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Essay On Stereotypes In Movies

Stereotyping of Hispanics in Hollywood's Films Essay

498 Words2 Pages

Stereotyping of Hispanics in Hollywood's Films

"[Cinema] manipulates the human psychology, sociology, religion, and morality of the people..."(Cine-Aztlan 175). I has been said to be used by capitalists and socialists as a powerful weapon in the struggle for social justice. In all the Hollywood films and documentaries about Mexicans and Mexican-Americans, none have escapes stereotypes. And it hasn't gone unnoticed. Thomas Martinez states that the "symbolic function of advertising in one level of understanding the racist implications of the mass media, especially regarding the Mexicans and Mexican-Americans"(Camplis, in Noriega 284). To completely understand Latino's struggle for liberation, the term "Raza" has come up…show more content…

So the question arises, What is the role of cinema in the struggle for Cubans to be heard? In the 1960's, radical political movements in Chicano and Puerto Rican communities took place in the U.S., influenced by the Civil Rights movement of around the same time. They did this in order to expose and emphasize the terrible treatment they'd been forced to live through, such as forced abortions as shown in the documentary, "La Operacion", or Operation Bootstrap.

American-run institutions regulated the number of births as a way to control population by sterilizing women who unknowing went through with the procedure without adequate knowledge of the entire process. Many, once tuned in to what the whole process was, would have preferred alternate methods of contraception, but after being misled, there was no turning back and thousands of children that were killed, thousands of women who had no opportunity to have another child by a government so engrossed in politics and economics that they were too busy to see any moral wrongdoing. So, Puerto Ricans, like Chicanos took a stand and exposed the injustices they had experienced by the American government, that was trying to help the country by destroying lives. This is where the Raza came in. As stated before, the Raza allows these groups to uncover the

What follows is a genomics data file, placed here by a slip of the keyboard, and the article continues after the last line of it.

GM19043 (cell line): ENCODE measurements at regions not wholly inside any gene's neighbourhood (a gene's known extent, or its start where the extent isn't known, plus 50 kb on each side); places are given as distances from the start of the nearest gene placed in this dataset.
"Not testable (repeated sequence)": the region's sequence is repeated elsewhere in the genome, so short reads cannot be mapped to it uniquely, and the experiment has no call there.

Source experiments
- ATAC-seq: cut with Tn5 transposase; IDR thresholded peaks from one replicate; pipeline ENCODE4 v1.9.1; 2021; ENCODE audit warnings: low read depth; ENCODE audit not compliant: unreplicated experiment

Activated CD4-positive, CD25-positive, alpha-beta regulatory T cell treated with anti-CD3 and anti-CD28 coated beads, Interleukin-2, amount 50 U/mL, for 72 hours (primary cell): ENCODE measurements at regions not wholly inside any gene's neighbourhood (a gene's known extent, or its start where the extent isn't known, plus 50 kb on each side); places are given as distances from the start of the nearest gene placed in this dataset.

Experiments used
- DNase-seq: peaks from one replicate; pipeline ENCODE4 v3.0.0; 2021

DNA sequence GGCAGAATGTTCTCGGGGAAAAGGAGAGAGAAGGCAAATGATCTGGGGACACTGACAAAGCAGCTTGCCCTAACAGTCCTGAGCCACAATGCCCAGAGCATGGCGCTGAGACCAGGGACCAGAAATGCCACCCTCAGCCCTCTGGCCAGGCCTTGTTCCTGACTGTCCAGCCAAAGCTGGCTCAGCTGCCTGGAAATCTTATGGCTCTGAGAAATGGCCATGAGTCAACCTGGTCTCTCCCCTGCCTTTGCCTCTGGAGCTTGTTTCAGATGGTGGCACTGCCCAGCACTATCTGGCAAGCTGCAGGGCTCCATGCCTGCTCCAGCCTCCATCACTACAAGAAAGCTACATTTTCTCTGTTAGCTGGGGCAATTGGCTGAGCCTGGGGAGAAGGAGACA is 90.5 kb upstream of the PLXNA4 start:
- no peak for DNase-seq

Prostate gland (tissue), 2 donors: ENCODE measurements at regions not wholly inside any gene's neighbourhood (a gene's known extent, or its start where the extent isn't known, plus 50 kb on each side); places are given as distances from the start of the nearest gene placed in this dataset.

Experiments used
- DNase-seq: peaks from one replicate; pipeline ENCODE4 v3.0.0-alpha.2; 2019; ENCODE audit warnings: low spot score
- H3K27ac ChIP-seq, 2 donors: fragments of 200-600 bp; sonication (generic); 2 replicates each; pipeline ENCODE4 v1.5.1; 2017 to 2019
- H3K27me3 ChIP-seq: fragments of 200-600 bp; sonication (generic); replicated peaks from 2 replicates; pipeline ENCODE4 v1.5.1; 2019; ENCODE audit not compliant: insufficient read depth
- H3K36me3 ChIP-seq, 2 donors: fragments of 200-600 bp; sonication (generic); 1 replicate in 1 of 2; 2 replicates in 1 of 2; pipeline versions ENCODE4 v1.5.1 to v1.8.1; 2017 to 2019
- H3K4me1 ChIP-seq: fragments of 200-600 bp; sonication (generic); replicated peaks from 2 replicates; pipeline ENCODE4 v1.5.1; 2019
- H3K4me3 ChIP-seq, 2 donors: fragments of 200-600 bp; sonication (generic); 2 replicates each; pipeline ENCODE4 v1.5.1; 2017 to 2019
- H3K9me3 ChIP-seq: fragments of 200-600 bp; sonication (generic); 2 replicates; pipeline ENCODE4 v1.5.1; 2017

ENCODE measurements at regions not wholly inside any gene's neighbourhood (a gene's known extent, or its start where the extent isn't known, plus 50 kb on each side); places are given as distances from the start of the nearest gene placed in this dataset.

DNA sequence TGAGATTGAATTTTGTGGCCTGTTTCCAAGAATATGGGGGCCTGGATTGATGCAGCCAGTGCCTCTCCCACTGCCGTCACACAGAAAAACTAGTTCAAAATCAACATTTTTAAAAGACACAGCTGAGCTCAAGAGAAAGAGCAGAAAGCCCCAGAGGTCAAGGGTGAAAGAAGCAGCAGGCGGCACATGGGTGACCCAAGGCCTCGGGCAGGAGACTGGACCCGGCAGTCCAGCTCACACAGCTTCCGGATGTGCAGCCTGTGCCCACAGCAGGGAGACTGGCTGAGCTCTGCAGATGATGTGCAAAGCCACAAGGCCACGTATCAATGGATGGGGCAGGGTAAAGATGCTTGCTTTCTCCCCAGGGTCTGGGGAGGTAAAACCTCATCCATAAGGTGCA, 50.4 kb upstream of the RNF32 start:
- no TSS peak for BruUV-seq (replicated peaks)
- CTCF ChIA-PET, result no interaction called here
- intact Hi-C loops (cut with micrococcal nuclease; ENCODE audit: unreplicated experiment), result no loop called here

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Asian American Stereotypes in Film Essay

1367 Words6 Pages

     Asian Americans only make up a small percent of the American population. Even more significant is that this percentage live mostly on the west and east coasts of mainland United States and Hawaii; leaving the rest of the American population to most likely get their exposures to Asians through television and movies. However the exposure they have receive throughout the history of cinematography has been hardly flattering. Throughout the course of history Asians in film have been portrayed as evil or the "yellow peril" as described by others. If Asians are not being classified as evil in this picture then they are most likely the comic relief, with their lack of coordination or grasp of the English…show more content…

Any slight mention of the Asian characters family was done in conversation without an on-screen appearance by the wife or children.
     Another stereotype depicted in the film was that every Asian character spoke flawed English. Not one single person through the film had a perfect grasp of the English language. This provides the comical relief in the film as any Asian man at any time could pronounce a word wrong or use the wrong word to the bemusement of the film watchers. The broken English that is used by the Asian characters in this film seem to heighten or display the fact that the Asian characters have visible flaws. The Americans never have to display such flaws, in fact the only part of the movie where an American attempts to spoke Japanese it is completely flawless, without hesitation or pause.
     A further stereotype that is used in this film is that Asian people make good managers, but are never good leaders. What this tells use is that while a person of Asian descent might know the best possible way to accomplish a goal they will never have the force or strong enough personality to get others to get the goal accomplished. The film has Asian men taking over an American plant and trying to incorporate work ethics that are highly successful over in

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